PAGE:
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Food stamps can make the difference for struggling O.C. families, many of them working

Food stamps can make the difference for struggling O.C. families, many of them working
A business in Belle Glade, Fla., offers shoppers the opportunity to use food stamps as part of the federal SNAP program. (The Washington Post / Getty Images)

Health, education and financial stability require determination and concentration. But who can concentrate when their stomach is growling?

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Unfortunately for too many Orange County children and their families, food insecurity is standing in the way of a better life. That is why Orange County United Way urges the House and Orange County’s congressional delegation to place their focus on the Supplemental Nutrition Assistance Program.

In our state, more than 4.2 million people, including veterans, the disabled, seniors and 2.3 million children are served by SNAP, or CalFresh as it is called in California, according to the Food Research & Action Center’s 2016 data.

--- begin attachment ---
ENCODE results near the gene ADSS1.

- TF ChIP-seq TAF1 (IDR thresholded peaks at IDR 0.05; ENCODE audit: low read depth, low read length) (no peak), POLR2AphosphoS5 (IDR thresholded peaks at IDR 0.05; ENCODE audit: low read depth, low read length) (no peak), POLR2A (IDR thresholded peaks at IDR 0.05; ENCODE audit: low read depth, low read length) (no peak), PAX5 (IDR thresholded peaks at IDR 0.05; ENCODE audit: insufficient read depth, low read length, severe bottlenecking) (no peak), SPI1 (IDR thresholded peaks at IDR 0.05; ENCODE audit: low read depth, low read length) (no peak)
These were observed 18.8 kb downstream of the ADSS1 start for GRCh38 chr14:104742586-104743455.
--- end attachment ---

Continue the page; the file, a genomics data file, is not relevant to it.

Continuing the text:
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This program is a vital, temporary lifeline for people who have jobs, but don’t earn enough to put food on the table.

Research finds that young children whose families receive SNAP are more likely to have regular access to food, be in good health and are at lower risk of developmental delays. Parents who receive this temporary support have less absenteeism and are more productive on the job.

The data bear this out, and so does common sense. None of us are at our best when we are hungry. Those of us who live in a state of hunger don’t have a chance to realize our potential. Simply having food in the fridge creates security. It nourishes more than our bodies; it provides every child with the opportunity to grow into healthy, educated, financially stable and valuable members of our community.

This is the organizing principle behind everything United Way does, and it is achievable with lawmakers’ support.

Now that both the House and Senate farm bills are headed to conference committees for negotiations, we ask the House and Orange County’s congressional delegation to embrace the Senate’s bipartisan provisions that preserve and improve SNAP in the final farm bill conference report. SNAP has a proven track record as one of our nation’s most effective anti-poverty programs and that here in Orange County, in 2015, some 257,750 constituents relied on SNAP for their nutrition.

I urge Congress to work across the aisle to strengthen SNAP and take care of our neighbors in need. No one should go hungry in this bountiful country of ours. All it takes to make a meaningful difference is our focus.

Susan B. Parks is the chief executive officer of Orange County United Way.

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